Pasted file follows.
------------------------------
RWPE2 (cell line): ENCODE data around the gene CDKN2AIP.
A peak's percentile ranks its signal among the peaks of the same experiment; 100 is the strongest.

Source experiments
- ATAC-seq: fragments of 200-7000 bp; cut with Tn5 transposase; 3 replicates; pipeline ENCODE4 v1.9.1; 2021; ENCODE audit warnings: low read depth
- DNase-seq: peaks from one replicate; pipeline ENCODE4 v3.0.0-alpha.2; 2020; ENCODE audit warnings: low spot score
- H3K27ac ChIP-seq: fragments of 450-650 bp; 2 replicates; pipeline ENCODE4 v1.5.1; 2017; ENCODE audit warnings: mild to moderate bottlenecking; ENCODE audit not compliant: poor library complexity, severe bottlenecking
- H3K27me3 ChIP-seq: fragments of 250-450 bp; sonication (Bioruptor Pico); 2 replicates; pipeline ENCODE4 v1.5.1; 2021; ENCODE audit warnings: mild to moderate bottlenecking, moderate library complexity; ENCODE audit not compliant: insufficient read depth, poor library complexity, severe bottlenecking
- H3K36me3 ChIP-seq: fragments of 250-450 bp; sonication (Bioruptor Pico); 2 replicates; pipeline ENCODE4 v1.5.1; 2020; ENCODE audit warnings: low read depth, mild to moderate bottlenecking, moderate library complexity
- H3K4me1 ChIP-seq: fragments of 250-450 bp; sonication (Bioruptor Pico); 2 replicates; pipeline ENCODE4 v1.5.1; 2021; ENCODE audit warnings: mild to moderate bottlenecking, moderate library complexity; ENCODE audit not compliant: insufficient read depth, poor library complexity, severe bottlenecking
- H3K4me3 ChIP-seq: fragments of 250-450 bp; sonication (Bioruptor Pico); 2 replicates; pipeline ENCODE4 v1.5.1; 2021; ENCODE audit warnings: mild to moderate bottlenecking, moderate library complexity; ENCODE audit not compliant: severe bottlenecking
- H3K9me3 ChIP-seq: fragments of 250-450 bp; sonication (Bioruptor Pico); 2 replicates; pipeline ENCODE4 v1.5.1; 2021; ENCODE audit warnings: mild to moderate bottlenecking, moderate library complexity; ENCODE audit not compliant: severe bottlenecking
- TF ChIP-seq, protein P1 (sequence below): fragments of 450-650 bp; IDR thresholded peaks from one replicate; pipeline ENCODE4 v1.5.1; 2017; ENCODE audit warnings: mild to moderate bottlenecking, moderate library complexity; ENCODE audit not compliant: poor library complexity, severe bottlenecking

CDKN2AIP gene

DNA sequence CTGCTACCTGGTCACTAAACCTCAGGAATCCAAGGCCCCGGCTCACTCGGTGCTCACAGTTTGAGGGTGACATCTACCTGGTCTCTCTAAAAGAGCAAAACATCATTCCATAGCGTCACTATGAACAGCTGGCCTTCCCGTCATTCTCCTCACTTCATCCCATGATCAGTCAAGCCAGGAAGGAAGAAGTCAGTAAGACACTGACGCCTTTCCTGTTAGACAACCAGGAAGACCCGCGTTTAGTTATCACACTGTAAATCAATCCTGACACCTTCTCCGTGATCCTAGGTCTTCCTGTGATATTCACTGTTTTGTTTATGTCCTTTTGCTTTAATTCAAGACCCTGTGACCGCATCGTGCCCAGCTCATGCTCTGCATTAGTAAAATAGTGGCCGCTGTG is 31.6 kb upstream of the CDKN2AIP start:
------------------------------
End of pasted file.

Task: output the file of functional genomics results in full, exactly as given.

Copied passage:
RWPE2 (cell line): ENCODE data around the gene CDKN2AIP.
A peak's percentile ranks its signal among the peaks of the same experiment; 100 is the strongest.

Source experiments
- ATAC-seq: fragments of 200-7000 bp; cut with Tn5 transposase; 3 replicates; pipeline ENCODE4 v1.9.1; 2021; ENCODE audit warnings: low read depth
- DNase-seq: peaks from one replicate; pipeline ENCODE4 v3.0.0-alpha.2; 2020; ENCODE audit warnings: low spot score
- H3K27ac ChIP-seq: fragments of 450-650 bp; 2 replicates; pipeline ENCODE4 v1.5.1; 2017; ENCODE audit warnings: mild to moderate bottlenecking; ENCODE audit not compliant: poor library complexity, severe bottlenecking
- H3K27me3 ChIP-seq: fragments of 250-450 bp; sonication (Bioruptor Pico); 2 replicates; pipeline ENCODE4 v1.5.1; 2021; ENCODE audit warnings: mild to moderate bottlenecking, moderate library complexity; ENCODE audit not compliant: insufficient read depth, poor library complexity, severe bottlenecking
- H3K36me3 ChIP-seq: fragments of 250-450 bp; sonication (Bioruptor Pico); 2 replicates; pipeline ENCODE4 v1.5.1; 2020; ENCODE audit warnings: low read depth, mild to moderate bottlenecking, moderate library complexity
- H3K4me1 ChIP-seq: fragments of 250-450 bp; sonication (Bioruptor Pico); 2 replicates; pipeline ENCODE4 v1.5.1; 2021; ENCODE audit warnings: mild to moderate bottlenecking, moderate library complexity; ENCODE audit not compliant: insufficient read depth, poor library complexity, severe bottlenecking
- H3K4me3 ChIP-seq: fragments of 250-450 bp; sonication (Bioruptor Pico); 2 replicates; pipeline ENCODE4 v1.5.1; 2021; ENCODE audit warnings: mild to moderate bottlenecking, moderate library complexity; ENCODE audit not compliant: severe bottlenecking
- H3K9me3 ChIP-seq: fragments of 250-450 bp; sonication (Bioruptor Pico); 2 replicates; pipeline ENCODE4 v1.5.1; 2021; ENCODE audit warnings: mild to moderate bottlenecking, moderate library complexity; ENCODE audit not compliant: severe bottlenecking
- TF ChIP-seq, protein P1 (sequence below): fragments of 450-650 bp; IDR thresholded peaks from one replicate; pipeline ENCODE4 v1.5.1; 2017; ENCODE audit warnings: mild to moderate bottlenecking, moderate library complexity; ENCODE audit not compliant: poor library complexity, severe bottlenecking

CDKN2AIP gene

DNA sequence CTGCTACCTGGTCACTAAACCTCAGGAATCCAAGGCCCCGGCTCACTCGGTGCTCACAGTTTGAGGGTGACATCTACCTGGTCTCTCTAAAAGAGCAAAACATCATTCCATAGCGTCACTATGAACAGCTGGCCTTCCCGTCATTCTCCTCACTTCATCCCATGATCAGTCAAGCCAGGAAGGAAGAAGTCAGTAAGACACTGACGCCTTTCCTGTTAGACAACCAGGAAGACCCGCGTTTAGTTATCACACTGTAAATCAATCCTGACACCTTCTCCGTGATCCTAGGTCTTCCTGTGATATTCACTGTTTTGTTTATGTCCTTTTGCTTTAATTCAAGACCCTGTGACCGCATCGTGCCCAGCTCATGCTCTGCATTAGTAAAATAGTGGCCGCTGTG is 31.6 kb upstream of the CDKN2AIP start: